St. Augustine of Canterbury Parish

Theme:

“But to sit at my right hand or at my left is not mine to grant,

but it is for those for whom it has been prepared.” (Mark 10:40)

Introduction:

Have we always achieved our goals without any painful work? Have we always been

successful without any suffering? Have we obtained some glory without going through

moments of anguish? At the threshold of the glory of Jesus Christ, James and John

wanted Jesus Christ to reassure them that they will be awarded a place at both his right

and left hands in his glory:

 

“James and John, the sons of Zebedee,

came forward to Jesus and said to him,

‘Teacher, we want you to do for us whatever we ask of you.’

And Jesus said to them,

‘What is it you want me to do for you?’

And they said to him,

‘Grant us to sit, one at your right hand

and one at your left, in your glory.’” (Mark 10:35-37)

When James and John petitioned Jesus to allow them to sit one at his right, and the other

at his left, the two brothers intended to be nearest to Jesus in his glory. The two brothers

probably were not aware that only God awards a place in his glory. In order to have a

place in the glory of God, one must first be immersed (baptized) in the mystery of the

suffering of the son of God, and then rely on God to award a place in his glory: “But to

sit at my right hand or at my left is not mine to grant,

but it is for those for whom it has been prepared” (Mark 10:40).

To be immersed or baptized into the mystery of the suffering of Christ required that we

participated totally and entirely in the works of God. There is no place for shallow or

partial participation in the works of God if we want to participate eventually in the total

and complete glory of God, as well as what God has prepared for us:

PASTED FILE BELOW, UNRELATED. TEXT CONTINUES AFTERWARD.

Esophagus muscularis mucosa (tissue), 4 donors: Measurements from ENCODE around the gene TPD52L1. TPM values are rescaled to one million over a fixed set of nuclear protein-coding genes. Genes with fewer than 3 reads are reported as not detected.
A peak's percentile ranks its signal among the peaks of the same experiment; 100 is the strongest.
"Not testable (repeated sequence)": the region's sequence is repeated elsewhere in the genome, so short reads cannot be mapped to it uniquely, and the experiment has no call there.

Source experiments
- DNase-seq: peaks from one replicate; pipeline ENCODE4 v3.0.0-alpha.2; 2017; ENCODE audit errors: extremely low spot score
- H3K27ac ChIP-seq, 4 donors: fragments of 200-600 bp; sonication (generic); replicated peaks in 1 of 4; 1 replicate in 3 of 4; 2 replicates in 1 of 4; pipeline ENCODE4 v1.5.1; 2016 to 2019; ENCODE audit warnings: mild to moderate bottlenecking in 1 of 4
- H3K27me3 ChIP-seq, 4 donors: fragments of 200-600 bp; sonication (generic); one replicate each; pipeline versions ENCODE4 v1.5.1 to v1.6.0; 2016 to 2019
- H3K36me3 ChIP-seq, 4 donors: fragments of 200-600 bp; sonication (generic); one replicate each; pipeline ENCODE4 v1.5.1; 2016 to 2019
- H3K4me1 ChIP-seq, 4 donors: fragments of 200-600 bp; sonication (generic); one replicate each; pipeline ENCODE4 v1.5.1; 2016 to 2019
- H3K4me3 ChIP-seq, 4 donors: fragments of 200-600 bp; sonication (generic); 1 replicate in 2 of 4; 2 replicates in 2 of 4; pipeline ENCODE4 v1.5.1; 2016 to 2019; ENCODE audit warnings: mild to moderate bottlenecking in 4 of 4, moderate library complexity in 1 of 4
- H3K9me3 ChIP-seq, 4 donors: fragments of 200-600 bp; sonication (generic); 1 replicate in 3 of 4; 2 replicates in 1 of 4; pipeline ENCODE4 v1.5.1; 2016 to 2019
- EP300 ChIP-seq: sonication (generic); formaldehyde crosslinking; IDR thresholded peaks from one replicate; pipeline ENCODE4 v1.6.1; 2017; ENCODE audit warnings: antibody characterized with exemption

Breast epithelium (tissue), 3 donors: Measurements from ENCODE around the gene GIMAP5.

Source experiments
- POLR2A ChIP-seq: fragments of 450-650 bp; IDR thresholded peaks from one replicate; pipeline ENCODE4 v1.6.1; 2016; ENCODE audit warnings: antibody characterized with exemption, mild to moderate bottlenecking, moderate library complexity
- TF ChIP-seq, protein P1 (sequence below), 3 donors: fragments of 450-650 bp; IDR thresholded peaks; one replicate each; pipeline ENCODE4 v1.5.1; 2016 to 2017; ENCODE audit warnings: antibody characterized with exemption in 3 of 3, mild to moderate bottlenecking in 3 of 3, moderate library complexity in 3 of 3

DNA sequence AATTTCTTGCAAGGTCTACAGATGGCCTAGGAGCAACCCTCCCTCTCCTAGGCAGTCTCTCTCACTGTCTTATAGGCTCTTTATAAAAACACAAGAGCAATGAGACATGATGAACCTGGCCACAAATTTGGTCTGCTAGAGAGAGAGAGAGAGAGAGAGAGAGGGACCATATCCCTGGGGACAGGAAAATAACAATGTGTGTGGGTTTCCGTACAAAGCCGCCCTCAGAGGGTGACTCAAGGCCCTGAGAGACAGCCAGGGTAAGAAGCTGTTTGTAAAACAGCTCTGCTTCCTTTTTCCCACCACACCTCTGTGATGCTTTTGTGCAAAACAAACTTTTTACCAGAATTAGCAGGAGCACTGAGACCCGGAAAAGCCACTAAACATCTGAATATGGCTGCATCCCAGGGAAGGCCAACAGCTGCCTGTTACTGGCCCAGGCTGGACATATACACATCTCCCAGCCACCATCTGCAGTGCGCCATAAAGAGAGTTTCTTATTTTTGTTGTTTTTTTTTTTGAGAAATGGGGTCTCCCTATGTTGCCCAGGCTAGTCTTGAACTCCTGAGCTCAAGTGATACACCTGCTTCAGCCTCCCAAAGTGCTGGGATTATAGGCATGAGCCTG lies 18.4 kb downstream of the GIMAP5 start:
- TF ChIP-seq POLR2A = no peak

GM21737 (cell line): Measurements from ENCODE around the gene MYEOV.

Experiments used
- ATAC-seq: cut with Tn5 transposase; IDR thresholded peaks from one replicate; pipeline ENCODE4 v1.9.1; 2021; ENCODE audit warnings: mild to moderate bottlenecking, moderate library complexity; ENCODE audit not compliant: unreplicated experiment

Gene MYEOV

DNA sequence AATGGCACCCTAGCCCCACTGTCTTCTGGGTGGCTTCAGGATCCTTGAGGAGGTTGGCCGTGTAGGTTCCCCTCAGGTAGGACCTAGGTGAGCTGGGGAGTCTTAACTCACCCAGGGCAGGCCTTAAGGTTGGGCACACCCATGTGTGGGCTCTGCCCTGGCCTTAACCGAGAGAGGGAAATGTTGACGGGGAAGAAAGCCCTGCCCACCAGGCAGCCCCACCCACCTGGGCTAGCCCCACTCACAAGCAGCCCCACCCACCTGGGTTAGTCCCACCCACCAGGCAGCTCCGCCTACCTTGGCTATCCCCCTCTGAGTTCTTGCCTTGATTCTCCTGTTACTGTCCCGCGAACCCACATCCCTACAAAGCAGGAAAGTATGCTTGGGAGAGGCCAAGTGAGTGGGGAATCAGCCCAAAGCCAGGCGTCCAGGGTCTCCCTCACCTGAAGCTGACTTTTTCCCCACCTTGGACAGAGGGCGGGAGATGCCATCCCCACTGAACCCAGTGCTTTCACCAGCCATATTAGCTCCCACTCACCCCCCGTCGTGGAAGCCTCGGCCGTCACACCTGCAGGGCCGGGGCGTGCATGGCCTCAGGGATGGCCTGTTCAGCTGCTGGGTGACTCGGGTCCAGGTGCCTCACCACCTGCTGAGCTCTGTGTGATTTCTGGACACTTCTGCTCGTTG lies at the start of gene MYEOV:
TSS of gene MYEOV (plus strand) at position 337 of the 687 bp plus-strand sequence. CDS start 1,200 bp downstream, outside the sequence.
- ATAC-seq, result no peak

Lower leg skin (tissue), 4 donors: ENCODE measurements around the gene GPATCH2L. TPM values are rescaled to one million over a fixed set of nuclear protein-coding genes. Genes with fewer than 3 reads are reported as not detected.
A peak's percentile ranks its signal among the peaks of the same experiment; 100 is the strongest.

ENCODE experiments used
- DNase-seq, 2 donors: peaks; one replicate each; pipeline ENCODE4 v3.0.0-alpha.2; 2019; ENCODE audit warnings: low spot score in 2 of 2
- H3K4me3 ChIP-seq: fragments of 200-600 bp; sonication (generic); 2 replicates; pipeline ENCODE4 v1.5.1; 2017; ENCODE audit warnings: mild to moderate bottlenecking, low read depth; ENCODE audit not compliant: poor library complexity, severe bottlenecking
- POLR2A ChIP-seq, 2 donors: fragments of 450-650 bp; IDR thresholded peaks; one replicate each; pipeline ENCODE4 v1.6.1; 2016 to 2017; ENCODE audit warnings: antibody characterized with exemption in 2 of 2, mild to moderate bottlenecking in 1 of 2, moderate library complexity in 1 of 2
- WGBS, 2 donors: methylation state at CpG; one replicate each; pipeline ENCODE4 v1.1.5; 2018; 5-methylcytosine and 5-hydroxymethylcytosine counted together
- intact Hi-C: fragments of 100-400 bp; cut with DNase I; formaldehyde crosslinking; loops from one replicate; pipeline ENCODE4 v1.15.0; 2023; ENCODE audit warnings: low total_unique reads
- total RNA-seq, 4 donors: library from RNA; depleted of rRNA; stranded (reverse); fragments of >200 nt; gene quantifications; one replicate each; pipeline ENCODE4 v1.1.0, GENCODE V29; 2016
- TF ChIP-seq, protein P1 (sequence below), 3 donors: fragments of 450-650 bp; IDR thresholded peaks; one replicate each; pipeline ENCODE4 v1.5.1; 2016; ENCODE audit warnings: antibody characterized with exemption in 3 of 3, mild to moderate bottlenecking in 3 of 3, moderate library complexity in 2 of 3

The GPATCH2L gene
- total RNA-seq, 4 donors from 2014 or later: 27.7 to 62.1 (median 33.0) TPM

“But Jesus said to them,

‘You do not know what you are asking.

Are you able to drink the cup that I drink,

or be baptized with the baptism that I am baptized with?’

They replied, ‘We are able.’

Then Jesus said to them,

‘The cup that I drink you will drink;

and with the baptism with which I am baptized,

you will be baptized;

 

but to sit at my right hand or at my left is not mine to grant,

but it is for those for whom it has been prepared.’” (Mark 10:35-40)

It looks like sometimes, we just want to offer a partial participation in the works of God

in return for a total glory of God. Sometimes, we just want to be half-hearted with the

works of God but receive a whole-hearted glory of God. The glory of God requires a full

and thorough participation in the works of God without becoming indignant and power-

centred:

 

“When the ten heard this,

they began to be angry with James and John.

So Jesus called them and said to them,

‘You know that among the Gentiles

those whom they recognize as their rulers lord it over them,

and their great ones are tyrants over them.

But it is not so among you;

whoever wishes to become great among you must be your servant,

and whoever wishes to be first among you must be slave of all.

For the Son of Man came not to be served but to serve,

and to give his life as a ransom for many.’” (Mark 10:41-45)

To gain a place in the glory of God, we need to get closer to God with courage in order to

help in his works:

“Since we have a great high priest

who has passed through the heavens,

Jesus, the Son of God,

let us hold fast to our confession.

For we do not have a high priest

who is unable to sympathize with our weaknesses,

but we have one who in every respect has been tested as we are,

yet without sin.

Let us therefore approach the throne of grace with boldness,

so that we may receive mercy

and find grace to help in time of need.” (Hebrew 4:14-16)

When we are crushed, afflicted, and stricken, we can still allow God to make those

painful moments part of the offering for sin, as the servant of the Lord did:

“The servant of the Lord has borne our infirmities

and carried our diseases;

yet we accounted him stricken,

struck down by God, and afflicted.

It was the will of the Lord to crush him with pain.

When you make his life an offering for sin,

 

he shall see his offspring, and shall prolong his days;

through him the will of the Lord shall prosper.

Out of his anguish he shall see light;

he shall find satisfaction through his knowledge.

The righteous one, my servant, shall make many righteous,

and he shall bear their iniquities.” (Isaiah 53.4, 10-11)

Conclusion:

Do we offer ourselves entirely to the works of God so that we might be fully part of his

glory? Do we allow God to grant us the glory, or we award ourselves the glory we think

we earn? Let us fully approach the works of God so that he might award us a place in his

total glory. Let us offer the moments of anguish and discomfort as part of Christ’s

offering for sin in order that the will of God may prosper and thrive in the world.